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# Descriptive Statistics in R

• Lalit Salunkhe
• Sep 02, 2020 When it comes to summarize, present and describe data in the simplest possible way, the descriptive statistics help. They are often called the first and important step in statistical analysis. Most of the time an actual analysis starts when an analyst digs the data and presents some descriptive statistics out of it for the user. The descriptive statistics allows us to understand the data with just an overview of the same. They are more or less the best alternatives when it comes to understanding the data and if done properly can already be a better start to the deep or advanced statistical analysis.

In this chapter, we are about to see how the descriptive statistics can be taken out under R programming with hands-on examples.

## What are they?

When we start doing analysis, the basic summary statistics that describe the data with single unique values are key. They allow us to understand the data more precisely and that too with a single representative value for the same. Such summary statistics are nothing but descriptive statistics. They consist of minimum value, maximum value, range, mean, median, quartiles, Interquartile Range, Standard Deviation, Variance, and more. Through this article, we will discuss a few of them.

## The Data to be Used

Here in this article, we are using a data named ‘Orange’ and you can see what does it look alike by just typing its name through R console as shown below: How to load the dataset into R

Well, the data consists of 35 observations and three variables as we can see in the image above namely Tree, age, and circumference. The “Tree” is an ordered factorial variable that contains five levels on the scale of 1 to 5 and represents the tree on which the measurements are made. The “age” is a variable that stores the age of trees in the number of days from date “1968/12/31”. Finally, the “circumference” is a variable that represents value for circumferences of the tree at breast height.

You can always check about the initial structure of your data using the str() function as shown below: Example code for str() function with output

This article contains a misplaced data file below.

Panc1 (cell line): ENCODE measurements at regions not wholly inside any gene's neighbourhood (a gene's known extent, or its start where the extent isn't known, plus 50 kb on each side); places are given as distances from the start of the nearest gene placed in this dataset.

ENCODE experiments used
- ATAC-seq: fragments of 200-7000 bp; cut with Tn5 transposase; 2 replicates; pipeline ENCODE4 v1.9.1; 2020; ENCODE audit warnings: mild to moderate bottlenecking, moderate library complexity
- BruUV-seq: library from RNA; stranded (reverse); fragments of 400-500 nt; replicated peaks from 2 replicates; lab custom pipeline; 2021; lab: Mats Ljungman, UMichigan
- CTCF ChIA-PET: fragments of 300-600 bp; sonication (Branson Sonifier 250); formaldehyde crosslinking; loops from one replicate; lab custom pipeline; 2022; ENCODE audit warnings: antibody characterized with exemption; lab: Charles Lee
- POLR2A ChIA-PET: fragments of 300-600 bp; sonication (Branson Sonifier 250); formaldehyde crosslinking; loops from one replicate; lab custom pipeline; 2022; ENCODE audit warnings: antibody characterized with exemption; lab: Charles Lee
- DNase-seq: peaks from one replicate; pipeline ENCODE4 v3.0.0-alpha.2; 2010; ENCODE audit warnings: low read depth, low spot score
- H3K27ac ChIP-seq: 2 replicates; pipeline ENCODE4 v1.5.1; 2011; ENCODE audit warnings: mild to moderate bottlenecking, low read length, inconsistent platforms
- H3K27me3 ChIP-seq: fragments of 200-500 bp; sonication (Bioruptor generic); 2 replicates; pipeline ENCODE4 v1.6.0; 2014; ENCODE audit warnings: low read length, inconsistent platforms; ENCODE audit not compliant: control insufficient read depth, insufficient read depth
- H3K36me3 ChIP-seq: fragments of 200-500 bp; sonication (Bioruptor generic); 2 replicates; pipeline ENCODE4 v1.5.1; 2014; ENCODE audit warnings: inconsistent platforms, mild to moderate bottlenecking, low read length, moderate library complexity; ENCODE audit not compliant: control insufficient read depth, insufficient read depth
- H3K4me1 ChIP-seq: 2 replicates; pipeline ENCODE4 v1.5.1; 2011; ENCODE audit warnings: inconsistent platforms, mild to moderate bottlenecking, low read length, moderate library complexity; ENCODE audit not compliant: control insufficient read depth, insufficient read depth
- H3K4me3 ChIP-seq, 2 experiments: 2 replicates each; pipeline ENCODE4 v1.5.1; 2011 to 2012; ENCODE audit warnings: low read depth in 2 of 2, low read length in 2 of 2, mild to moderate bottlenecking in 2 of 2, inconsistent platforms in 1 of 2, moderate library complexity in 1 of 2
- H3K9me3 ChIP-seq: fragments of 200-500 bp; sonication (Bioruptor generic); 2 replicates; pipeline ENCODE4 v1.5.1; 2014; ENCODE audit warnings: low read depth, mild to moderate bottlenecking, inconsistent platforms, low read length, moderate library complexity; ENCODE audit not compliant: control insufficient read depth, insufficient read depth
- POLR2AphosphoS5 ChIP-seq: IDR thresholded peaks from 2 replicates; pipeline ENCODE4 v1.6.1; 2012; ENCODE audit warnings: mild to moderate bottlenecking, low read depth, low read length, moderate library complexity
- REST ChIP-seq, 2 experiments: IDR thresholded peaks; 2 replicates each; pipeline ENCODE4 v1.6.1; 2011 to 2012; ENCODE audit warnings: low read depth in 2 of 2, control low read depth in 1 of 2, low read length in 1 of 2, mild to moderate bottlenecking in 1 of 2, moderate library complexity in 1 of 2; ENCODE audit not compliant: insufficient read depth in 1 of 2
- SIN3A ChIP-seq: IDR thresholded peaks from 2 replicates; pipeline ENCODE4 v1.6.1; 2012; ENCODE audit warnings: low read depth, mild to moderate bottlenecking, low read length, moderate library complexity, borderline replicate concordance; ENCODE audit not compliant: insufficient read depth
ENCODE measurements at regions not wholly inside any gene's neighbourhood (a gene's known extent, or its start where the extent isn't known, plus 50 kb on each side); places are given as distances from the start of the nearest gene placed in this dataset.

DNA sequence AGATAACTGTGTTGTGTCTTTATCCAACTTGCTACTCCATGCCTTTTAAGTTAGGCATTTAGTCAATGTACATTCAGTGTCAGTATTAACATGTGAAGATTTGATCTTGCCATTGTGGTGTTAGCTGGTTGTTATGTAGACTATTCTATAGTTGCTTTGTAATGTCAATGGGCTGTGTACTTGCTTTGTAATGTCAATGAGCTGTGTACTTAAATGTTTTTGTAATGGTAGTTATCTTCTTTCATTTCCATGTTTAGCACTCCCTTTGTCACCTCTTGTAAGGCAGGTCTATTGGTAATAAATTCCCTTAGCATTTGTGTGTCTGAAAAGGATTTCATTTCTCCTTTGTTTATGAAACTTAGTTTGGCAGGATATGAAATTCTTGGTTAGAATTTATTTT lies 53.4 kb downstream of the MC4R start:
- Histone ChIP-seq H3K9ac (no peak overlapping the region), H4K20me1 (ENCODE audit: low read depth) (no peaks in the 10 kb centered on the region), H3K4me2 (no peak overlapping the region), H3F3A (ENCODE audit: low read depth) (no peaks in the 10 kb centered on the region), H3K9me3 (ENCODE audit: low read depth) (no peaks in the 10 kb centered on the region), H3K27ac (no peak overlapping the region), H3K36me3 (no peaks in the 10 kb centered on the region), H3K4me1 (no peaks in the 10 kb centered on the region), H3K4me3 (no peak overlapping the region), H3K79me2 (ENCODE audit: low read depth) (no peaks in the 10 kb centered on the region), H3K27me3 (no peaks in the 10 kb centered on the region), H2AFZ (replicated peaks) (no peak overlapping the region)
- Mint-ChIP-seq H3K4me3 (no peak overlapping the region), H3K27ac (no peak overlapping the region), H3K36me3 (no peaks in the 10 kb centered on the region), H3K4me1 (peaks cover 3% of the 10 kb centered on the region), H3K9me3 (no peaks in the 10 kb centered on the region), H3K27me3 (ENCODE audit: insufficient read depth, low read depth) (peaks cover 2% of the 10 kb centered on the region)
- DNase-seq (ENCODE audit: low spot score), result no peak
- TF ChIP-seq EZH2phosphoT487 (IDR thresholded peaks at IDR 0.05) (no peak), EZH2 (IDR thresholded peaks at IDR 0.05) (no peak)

## Finding out Minimum and Maximum

To find the minimum and maximum values for any variable under the given dataset, we have the functions called min() and max() under R. The minimum and maximum values are crucial as they get you a rough idea about the spread of data.

Let us find the minimum and maximum of the “circumference” variable. Example code for min() and max() with output

We can see that the minimum and maximum circumference values among the thirty-five trees are 30 and 214 mm respectively.

You also can get the minimum and maximum values together under range function in R. Example code with output for the range() function

If you notice, the range() function doesn’t actually return the range; instead, it returns the minimum and maximum values as elements. You can access these values using the slicing as “rg” is an object that holds those.

Are you not aware about the functions in R programming? Read our articles out on Functions in R for a better realisation.

## Finding out the Range

The range in statistics is nothing but the difference between the maximum and the minimum value. It gives you a better picture of the spread of the data. Example code for finding out the range with output

Unfortunately, we don’t have any dedicated function in R that computes the range for us. However, we are free to develop one of your own. See an example below: Example code for creating a function that computes the range

## The Mean or Average

The mean or average is the sum of all elements divided by the total number of elements in statistical terms. Under R, we have a function named “mean()” that computes mean for the given set of values.